The thing is, avoiding it usually doesn’t help. If handled the right way, an open conversation may even improve the situation or strengthen a relationship, and at the very least your perspective will be better understood. So, let’s look at some ways to tackle a hard topic.
It helps to give some thought to what you are trying to achieve by having the conversation. Examine your motives carefully and be clear about what you would like as the ideal outcome.
It can be beneficial to do some “role play” in your head before the chat. To prepare yourself for what you think will be said and practice the best way of expressing yourself. Having said that, it’s impossible to prepare for all eventualities and you do need to accept the fact that you are entering into an open-ended dialogue that could go in any direction.
While it’s always tempting to go straight in with your thoughts on the matter, it can be beneficial to start the conversation with some questions to obtain a sense of how the other party feels. Listen to their perspective with an open mind without interrupting and ask their permission to give you the opportunity to respond if you are finding it hard to get a word in.
Use your words
When sharing your ideas, it can be helpful to use collaborative language such as ‘we’ or ‘us’ instead of ‘you’ and ‘me’. Acknowledge that you understand and appreciate the other parties’ perspective by using phrasing such as “so what you are telling me is…”.
It’s a good idea to use ‘I’ statements. So, instead of saying, ‘You don’t care about me!’, which can make the other person defensive, try: ‘I feel upset with when you…’.
Try not to talk in generalities. Get to the point, describe exactly what you want from the discussion – do you want an apology, your point of view acknowledged, or change in behaviour moving forward? This will help provide structure to the discussion and a clear way forward.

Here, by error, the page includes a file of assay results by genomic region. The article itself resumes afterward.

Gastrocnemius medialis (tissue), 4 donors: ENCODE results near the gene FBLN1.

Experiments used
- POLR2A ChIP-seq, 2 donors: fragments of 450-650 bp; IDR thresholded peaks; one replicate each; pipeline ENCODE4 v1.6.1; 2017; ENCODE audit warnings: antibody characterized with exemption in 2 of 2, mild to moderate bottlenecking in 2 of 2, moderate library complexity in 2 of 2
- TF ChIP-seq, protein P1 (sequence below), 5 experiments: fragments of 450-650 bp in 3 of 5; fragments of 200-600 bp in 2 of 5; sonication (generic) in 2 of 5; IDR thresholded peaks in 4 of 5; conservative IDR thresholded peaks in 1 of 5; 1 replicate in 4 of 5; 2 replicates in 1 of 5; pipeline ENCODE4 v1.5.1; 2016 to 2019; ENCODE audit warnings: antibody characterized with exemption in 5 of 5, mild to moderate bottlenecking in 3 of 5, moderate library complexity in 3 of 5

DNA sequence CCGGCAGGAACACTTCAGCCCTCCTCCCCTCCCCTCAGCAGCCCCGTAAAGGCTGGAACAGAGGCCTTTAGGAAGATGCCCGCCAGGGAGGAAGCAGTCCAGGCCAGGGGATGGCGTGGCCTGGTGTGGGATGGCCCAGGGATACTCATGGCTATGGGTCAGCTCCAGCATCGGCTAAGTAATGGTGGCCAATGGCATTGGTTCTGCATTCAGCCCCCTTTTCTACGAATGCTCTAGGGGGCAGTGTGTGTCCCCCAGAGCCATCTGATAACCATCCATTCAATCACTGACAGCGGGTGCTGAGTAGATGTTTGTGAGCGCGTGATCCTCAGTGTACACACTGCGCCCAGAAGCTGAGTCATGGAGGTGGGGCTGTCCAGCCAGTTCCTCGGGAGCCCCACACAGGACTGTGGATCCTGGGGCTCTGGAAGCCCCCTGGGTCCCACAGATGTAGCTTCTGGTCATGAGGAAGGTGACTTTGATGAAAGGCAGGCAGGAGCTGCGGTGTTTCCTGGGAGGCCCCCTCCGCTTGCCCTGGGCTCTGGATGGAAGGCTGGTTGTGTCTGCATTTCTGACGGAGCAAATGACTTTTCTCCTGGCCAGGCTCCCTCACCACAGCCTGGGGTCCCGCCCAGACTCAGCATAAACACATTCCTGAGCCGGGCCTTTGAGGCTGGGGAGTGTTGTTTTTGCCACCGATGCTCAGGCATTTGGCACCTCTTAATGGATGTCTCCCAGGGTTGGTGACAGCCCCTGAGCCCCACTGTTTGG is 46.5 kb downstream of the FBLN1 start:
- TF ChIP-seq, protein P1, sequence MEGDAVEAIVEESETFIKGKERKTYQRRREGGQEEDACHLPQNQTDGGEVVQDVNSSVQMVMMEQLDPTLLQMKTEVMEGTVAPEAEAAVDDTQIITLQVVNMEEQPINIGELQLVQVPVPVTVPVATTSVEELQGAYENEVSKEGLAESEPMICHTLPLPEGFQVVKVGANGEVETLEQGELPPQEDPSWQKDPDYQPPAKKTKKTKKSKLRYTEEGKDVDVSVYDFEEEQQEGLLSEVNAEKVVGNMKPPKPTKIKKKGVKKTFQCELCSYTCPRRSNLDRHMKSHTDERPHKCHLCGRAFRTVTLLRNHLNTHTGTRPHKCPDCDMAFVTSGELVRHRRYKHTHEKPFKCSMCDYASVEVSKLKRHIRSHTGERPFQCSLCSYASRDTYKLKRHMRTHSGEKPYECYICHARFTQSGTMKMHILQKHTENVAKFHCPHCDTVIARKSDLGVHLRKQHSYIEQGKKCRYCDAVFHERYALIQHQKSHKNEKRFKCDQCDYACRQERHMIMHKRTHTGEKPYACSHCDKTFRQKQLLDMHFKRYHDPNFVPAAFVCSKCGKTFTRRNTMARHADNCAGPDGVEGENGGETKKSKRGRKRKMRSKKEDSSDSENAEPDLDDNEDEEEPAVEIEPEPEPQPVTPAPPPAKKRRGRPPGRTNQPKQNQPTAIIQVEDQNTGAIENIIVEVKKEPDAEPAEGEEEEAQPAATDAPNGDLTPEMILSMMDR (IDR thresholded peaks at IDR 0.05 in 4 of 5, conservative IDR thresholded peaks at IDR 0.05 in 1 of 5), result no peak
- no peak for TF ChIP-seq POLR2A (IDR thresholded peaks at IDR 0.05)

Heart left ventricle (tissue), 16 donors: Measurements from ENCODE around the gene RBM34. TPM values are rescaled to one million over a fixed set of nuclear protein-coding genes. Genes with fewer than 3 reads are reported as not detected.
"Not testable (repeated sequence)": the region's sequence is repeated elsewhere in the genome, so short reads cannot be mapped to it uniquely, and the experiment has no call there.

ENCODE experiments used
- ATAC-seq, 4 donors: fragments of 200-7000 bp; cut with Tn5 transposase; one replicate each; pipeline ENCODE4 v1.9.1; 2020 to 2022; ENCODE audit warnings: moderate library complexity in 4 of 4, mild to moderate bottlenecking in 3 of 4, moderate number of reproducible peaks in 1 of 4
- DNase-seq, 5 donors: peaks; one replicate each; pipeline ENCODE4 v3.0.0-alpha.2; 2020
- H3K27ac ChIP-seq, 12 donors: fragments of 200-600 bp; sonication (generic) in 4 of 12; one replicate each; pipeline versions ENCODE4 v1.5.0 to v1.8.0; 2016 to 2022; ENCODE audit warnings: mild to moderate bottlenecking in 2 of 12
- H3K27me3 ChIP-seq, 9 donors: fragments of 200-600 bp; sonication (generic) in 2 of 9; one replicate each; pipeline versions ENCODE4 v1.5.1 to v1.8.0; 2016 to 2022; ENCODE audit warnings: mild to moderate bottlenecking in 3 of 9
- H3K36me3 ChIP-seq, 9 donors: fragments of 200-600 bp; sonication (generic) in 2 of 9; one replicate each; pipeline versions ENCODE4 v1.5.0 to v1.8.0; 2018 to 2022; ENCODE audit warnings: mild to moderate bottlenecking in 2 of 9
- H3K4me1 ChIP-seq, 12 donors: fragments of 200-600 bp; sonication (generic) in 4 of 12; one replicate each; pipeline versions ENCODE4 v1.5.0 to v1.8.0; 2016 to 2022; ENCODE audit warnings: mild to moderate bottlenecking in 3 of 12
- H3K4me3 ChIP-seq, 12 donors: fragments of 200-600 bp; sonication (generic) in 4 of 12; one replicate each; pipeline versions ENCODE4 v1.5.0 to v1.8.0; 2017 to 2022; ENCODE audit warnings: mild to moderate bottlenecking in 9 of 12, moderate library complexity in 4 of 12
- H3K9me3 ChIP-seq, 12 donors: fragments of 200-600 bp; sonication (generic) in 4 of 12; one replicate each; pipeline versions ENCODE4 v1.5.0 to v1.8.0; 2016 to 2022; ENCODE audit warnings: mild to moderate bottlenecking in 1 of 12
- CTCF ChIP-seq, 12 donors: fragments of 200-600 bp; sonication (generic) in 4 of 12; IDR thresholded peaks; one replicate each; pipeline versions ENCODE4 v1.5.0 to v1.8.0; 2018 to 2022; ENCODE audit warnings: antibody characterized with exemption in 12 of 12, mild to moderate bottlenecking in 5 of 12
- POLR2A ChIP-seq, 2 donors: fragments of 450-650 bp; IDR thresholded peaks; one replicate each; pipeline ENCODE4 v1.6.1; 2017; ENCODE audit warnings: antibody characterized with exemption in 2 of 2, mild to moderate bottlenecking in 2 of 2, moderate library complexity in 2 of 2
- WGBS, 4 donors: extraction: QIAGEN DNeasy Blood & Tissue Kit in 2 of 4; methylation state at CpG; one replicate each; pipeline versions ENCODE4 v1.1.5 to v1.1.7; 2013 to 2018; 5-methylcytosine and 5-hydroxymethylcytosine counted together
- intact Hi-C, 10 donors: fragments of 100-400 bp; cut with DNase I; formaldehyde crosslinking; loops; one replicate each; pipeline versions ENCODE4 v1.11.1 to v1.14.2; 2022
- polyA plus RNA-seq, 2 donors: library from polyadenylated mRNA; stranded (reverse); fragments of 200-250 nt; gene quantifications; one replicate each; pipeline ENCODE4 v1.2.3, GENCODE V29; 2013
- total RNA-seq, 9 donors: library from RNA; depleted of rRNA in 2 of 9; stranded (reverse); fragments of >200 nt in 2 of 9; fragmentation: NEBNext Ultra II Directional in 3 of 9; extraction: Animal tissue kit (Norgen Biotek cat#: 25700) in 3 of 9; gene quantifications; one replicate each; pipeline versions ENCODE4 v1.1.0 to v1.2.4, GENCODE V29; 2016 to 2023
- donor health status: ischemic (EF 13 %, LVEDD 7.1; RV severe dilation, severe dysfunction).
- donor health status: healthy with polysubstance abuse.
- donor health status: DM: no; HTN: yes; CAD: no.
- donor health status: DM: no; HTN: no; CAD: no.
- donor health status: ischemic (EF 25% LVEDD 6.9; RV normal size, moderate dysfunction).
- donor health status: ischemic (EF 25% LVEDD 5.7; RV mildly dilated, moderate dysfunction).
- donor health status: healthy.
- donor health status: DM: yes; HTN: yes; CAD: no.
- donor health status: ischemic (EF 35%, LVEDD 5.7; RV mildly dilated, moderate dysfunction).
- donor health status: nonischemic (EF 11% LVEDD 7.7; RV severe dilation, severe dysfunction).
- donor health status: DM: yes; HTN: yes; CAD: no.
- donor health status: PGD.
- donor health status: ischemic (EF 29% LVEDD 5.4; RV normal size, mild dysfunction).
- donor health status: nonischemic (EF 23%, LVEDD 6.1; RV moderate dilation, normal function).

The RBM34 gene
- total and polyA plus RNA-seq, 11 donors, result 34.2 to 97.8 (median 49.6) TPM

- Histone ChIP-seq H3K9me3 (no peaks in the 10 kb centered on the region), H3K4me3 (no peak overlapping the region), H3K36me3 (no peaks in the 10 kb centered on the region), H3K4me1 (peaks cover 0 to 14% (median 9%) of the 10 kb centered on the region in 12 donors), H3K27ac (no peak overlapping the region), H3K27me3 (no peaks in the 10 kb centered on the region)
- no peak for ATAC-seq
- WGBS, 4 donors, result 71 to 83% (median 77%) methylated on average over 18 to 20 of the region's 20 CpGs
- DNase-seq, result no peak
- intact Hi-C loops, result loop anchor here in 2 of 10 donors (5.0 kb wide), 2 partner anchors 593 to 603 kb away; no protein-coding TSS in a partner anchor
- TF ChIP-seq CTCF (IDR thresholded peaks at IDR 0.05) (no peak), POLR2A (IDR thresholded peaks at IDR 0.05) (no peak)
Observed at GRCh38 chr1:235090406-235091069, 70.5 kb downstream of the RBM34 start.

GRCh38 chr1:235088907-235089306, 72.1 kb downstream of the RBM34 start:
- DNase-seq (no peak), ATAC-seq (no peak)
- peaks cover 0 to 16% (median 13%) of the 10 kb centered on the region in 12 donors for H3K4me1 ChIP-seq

Look for solutions
The ideal outcome is a mutually acceptable solution to the problem at hand. To avoid the discussion becoming adversarial ask for ideas ie “What are your thoughts are on how we can move forward and work through this issue together?”
Of course, not all conversations are going to have a happy ending. There will be people, situations or behaviours that you just can’t talk through – and that’s okay. By agreeing to disagree you have both at least aired your respective viewpoints.
You should also be proud of yourself for taking part in a difficult conversation. It takes real courage. And remember each challenging conversation you have is a learning experience making the next one that little bit easier.
Investing lessons from the pandemic
When the coronavirus pandemic hit financial markets in March 2020, almost 40 per cent was wiped off the value of shares in less than a month.i Understandably, many investors hit the panic button and switched to cash or withdrew savings from superannuation.
With the benefit of hindsight, some people may be regretting acting in haste.
As it happened, shares rebounded faster than anyone dared predict. Australian shares rose 28 per cent in the year to June 2021 while global shares rose 37 per cent. Balanced growth super funds returned 18 per cent for the year, their best performance in 24 years.ii
While every financial crisis is different, some investment rules are timeless. So, what are the lessons of the last 18 months?
Lesson #1 Ignore the noise
When markets suffer a major fall as they did last year, the sound can be deafening. From headlines screaming bloodbath, to friends comparing the fall in their super account balance and their dashed retirement hopes.